An American family – Mom, Dad and moody teenager – moves into a house. The house was bought at a bargain price. Creepy neighbours turn up unannounced at every possible opportunity. Weird stuff starts to happen. Oh, look, there’s someone in a gimp suit!
Welcome to the dark world of American Horror Story. Take all the ingredients from the Haunted House movie genre, throw in some adult content and some teenage angst for maximum appeal, hire an ageing female star of the 1980s, now too old to get any decent work in Hollywood, give it a good shake and put it on FX – one of the ‘interesting’ US television networks – et voila, you have a hit series.
The concept of AHS is certainly interesting: the haunted house story that we all know from classic horror movies like Poltergeist, Amityville Horror and The Shining, is developed into an entire 12 episode series, allowing for a lot more to happen than the usual moving in, things going bump in the night, freaking out, moving out that the genre rules usually allow. This is why I had a lot of hopes for AHS, and for the first half of the series, I was not disappointed.
In the first few episodes we are introduced to some really great characters, the first and foremost being Jessica Lange as the interfering neighbour – a failed actress and single mother, with a Down syndrome daughter and younger lover. Afflicted by the curse of being Too Old For Hollywood, Lange hasn’t really done that much in recent years. For all of us who grew up in the 80s, it is a wonderful treat to be able to see her in a regular role.
Younger audiences are also kept happy with two really great teenage leads. There is newcomer Taissa Farmiga brilliantly cast as Violet – for once, a teenage character who does actually seem constantly in some form of emotional pain. Farmiga’s Violet, hopefully thanks to the talent of the make-up artist, looks ill, anaemic and dead-eyed. What better love interest for her then than Evan Peters in the role of Tate, a boy who is not only dead, but also clearly a Nirvana fan (check out his stripy top and cardigan from episode 1) as well as being the cold-blooded perpetrator of a Columbine-style mass murder. The two make the perfect teenage emo couple, something that almost seems to have been created with the sole purpose of being the subject of endless posts on Tumblr by the show’s younger fans.
In this respect, AHS follows the footsteps of shows as disparate as The Simpsons, Frasier and The O.C. by providing multiple layers of meaning and embedded cultural references aimed at different age groups and types of viewer. There are references to music, for instance where Tate says to Violet: ‘Do you have any Kurt Cobain?’ (although is anyone aware of Kurt Cobain’s solo music? Wouldn’t ‘do you have any Nirvana’ have made more sense?). There’s a nod to Freud in a nice little speech, improbably uttered by the Moira, the maid, on the origins of the word “hysteria”. Even John Keats gets a mention in the form of a quote of ‘Ode to a Nightingale’. This is the kind of TV that aims at making every viewer feel included, and in my case it almost succeeded.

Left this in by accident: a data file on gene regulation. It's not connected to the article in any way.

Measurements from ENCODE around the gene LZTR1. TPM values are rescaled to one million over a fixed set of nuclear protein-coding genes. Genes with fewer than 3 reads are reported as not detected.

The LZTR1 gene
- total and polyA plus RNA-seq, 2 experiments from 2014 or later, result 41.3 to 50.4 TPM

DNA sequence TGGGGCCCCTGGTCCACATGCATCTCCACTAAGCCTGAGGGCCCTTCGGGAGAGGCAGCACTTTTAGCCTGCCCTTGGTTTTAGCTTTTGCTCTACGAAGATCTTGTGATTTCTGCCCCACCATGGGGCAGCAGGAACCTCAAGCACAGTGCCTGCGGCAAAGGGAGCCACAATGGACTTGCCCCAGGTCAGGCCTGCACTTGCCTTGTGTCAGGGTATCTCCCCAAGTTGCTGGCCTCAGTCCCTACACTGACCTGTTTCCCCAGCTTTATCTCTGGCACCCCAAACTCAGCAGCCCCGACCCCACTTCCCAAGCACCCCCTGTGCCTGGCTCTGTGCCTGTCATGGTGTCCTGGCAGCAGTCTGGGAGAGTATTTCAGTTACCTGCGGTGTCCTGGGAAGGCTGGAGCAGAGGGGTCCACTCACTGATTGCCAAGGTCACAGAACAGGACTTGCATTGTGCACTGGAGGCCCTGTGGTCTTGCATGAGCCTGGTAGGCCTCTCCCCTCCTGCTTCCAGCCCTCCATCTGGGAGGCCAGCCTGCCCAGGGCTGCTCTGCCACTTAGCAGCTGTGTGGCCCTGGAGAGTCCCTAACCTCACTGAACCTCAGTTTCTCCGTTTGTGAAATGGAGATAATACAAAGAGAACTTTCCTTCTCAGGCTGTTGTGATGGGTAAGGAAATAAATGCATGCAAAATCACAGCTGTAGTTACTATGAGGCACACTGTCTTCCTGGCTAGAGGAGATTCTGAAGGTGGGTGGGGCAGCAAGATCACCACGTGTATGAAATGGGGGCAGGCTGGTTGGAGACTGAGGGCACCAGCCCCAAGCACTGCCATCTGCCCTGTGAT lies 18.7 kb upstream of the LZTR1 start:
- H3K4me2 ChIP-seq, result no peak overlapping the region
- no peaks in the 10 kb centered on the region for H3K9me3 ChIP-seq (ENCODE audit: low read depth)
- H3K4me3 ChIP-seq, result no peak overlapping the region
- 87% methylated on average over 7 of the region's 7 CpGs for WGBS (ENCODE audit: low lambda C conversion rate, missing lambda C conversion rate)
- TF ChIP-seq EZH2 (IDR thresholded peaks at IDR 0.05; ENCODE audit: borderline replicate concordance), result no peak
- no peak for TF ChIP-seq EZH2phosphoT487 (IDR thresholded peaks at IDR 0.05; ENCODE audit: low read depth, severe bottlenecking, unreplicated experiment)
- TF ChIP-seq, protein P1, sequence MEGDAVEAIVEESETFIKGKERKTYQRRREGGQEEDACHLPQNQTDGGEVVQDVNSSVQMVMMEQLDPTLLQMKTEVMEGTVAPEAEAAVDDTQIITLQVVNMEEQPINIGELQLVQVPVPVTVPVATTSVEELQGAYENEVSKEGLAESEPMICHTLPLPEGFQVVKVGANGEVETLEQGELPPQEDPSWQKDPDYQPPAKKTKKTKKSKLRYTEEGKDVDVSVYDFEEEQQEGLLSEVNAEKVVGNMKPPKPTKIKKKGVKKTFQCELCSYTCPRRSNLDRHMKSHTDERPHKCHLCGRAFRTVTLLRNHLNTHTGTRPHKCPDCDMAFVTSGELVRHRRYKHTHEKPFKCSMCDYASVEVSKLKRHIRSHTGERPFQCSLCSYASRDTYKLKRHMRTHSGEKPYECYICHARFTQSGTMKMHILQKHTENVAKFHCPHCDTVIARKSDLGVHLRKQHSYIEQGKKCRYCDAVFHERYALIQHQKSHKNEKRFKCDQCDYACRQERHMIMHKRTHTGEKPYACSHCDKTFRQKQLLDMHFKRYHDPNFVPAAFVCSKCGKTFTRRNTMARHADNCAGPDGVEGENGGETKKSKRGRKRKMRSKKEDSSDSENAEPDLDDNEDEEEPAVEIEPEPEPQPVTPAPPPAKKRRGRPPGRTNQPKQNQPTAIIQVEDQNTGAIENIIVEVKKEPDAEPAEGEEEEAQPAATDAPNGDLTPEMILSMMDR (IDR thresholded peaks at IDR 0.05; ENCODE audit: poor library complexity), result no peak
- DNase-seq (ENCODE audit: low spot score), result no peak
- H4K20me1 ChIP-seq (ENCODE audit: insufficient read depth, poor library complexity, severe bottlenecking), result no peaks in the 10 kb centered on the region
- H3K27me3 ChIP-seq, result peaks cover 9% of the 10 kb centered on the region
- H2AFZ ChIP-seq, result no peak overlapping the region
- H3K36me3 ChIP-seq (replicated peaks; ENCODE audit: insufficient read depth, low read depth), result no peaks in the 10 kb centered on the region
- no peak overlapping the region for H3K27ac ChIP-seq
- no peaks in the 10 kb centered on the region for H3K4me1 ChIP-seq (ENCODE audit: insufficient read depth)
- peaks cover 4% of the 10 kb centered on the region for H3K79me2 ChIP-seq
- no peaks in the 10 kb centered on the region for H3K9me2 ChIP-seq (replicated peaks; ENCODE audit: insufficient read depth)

What doesn’t work that well for me, is the casting of the two main adult leads who play Violet’s parents. Maybe it’s because Dylan McDermott as Ben, the father, bears more than a slight resemblance to Clive Owen – only his facial expression ranges from Owen-style wooden to even more wooden. Maybe it’s because Connie Britton as ‘Mom’ Vivien is a character who, no matter how hard I try, I cannot warm to (have you seen Britton’s perma-smug face?). Or, arguably, it could equally be the intended effect of a script that is manipulating me so astutely that I am siding with the bad guys instead.
The thing is, I am not entirely sure as to who the bad guys actually are. Are they the ghosts of the dead, forever trapped within the confines of house? It seems unfair, as they are all, to various degrees, themselves victims of violent crimes. What about their living accomplices, such as Constance and even Violet, the latter who, in order save her relationship with Tate, betrays her own mother? And what exactly are they all trying to achieve?
As of episode 9, it is still not very clear. I am confused: everybody is having sex with everybody, so surely, things can’t be that bad. There’s lesbian action, necrophilia (the dead don’t look dead, but they are) and of course, the killer in the gimp suit. It caters for all tastes. But wait: they have now mentioned Anti-Christ, and we know Vivien is pregnant with twins! Suddenly, I think I know where this is going. Will both babies be named Damien?
There are still three episodes to go (for us watching on FX in the UK) so there is still scope for improvement. The show has already been renewed for a second season, which will have entirely different characters – although some will be played by the same actors from season 1, and will be set in a different but equally haunted location. This sounds very promising, with no prospect of the current story being dragged on and on, lose its viewers and eventually be cancelled after two seasons like ‘V’.
As a huge fan of the haunted house genre (I have affectionately renamed my house Amityville), I am intrigued to see what new elements can be brought to season 2. Personally, I think AHS needs less, rather than more: less sex, less gloss and fewer characters – less of the gimps, more of the ghouls.
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